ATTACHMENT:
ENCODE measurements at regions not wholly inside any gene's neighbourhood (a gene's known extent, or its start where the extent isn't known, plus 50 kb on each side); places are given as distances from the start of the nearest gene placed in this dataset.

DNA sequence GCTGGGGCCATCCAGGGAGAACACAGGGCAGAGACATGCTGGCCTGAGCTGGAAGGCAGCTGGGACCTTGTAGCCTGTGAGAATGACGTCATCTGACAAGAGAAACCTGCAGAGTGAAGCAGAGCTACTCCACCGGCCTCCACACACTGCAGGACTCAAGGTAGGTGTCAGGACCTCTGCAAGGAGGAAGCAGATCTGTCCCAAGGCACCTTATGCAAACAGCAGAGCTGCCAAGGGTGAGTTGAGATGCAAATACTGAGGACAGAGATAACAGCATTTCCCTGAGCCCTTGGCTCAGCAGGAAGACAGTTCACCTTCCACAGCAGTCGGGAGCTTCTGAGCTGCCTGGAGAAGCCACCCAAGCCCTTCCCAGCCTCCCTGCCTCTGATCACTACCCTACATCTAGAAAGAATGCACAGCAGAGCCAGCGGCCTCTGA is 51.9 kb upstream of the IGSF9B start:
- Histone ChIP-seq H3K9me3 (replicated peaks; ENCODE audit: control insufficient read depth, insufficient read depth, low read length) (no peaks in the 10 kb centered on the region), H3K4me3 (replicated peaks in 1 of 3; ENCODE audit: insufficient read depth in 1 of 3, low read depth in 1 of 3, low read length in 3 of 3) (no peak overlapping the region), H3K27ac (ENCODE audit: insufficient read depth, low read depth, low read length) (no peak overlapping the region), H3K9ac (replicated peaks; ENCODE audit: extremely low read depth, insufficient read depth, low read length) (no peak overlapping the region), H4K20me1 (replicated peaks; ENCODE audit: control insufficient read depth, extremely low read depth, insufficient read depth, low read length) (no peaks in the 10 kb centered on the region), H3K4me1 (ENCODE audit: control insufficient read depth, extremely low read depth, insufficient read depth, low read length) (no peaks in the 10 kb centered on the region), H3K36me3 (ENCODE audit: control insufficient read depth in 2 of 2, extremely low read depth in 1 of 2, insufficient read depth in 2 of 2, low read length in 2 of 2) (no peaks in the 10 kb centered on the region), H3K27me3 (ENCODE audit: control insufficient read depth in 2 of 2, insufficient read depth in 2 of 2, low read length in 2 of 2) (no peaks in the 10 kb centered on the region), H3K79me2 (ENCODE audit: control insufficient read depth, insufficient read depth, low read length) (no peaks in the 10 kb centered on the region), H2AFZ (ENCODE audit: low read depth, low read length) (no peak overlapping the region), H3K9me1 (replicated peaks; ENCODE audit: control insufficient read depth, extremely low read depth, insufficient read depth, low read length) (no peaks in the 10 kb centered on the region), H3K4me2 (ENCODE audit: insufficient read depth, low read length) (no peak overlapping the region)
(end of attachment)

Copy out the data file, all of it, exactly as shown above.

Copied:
ENCODE measurements at regions not wholly inside any gene's neighbourhood (a gene's known extent, or its start where the extent isn't known, plus 50 kb on each side); places are given as distances from the start of the nearest gene placed in this dataset.

DNA sequence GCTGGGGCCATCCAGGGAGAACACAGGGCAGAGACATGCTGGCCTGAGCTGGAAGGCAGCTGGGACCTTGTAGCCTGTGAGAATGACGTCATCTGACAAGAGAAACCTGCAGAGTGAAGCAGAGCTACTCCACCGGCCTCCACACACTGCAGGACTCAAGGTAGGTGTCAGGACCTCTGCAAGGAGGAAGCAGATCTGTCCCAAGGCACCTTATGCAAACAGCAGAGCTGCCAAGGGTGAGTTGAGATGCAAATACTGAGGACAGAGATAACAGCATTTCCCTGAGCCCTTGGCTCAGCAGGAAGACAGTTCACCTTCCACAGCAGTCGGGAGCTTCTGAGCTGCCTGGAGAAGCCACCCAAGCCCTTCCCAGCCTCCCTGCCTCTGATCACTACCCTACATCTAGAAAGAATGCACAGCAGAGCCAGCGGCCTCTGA is 51.9 kb upstream of the IGSF9B start:
- Histone ChIP-seq H3K9me3 (replicated peaks; ENCODE audit: control insufficient read depth, insufficient read depth, low read length) (no peaks in the 10 kb centered on the region), H3K4me3 (replicated peaks in 1 of 3; ENCODE audit: insufficient read depth in 1 of 3, low read depth in 1 of 3, low read length in 3 of 3) (no peak overlapping the region), H3K27ac (ENCODE audit: insufficient read depth, low read depth, low read length) (no peak overlapping the region), H3K9ac (replicated peaks; ENCODE audit: extremely low read depth, insufficient read depth, low read length) (no peak overlapping the region), H4K20me1 (replicated peaks; ENCODE audit: control insufficient read depth, extremely low read depth, insufficient read depth, low read length) (no peaks in the 10 kb centered on the region), H3K4me1 (ENCODE audit: control insufficient read depth, extremely low read depth, insufficient read depth, low read length) (no peaks in the 10 kb centered on the region), H3K36me3 (ENCODE audit: control insufficient read depth in 2 of 2, extremely low read depth in 1 of 2, insufficient read depth in 2 of 2, low read length in 2 of 2) (no peaks in the 10 kb centered on the region), H3K27me3 (ENCODE audit: control insufficient read depth in 2 of 2, insufficient read depth in 2 of 2, low read length in 2 of 2) (no peaks in the 10 kb centered on the region), H3K79me2 (ENCODE audit: control insufficient read depth, insufficient read depth, low read length) (no peaks in the 10 kb centered on the region), H2AFZ (ENCODE audit: low read depth, low read length) (no peak overlapping the region), H3K9me1 (replicated peaks; ENCODE audit: control insufficient read depth, extremely low read depth, insufficient read depth, low read length) (no peaks in the 10 kb centered on the region), H3K4me2 (ENCODE audit: insufficient read depth, low read length) (no peak overlapping the region)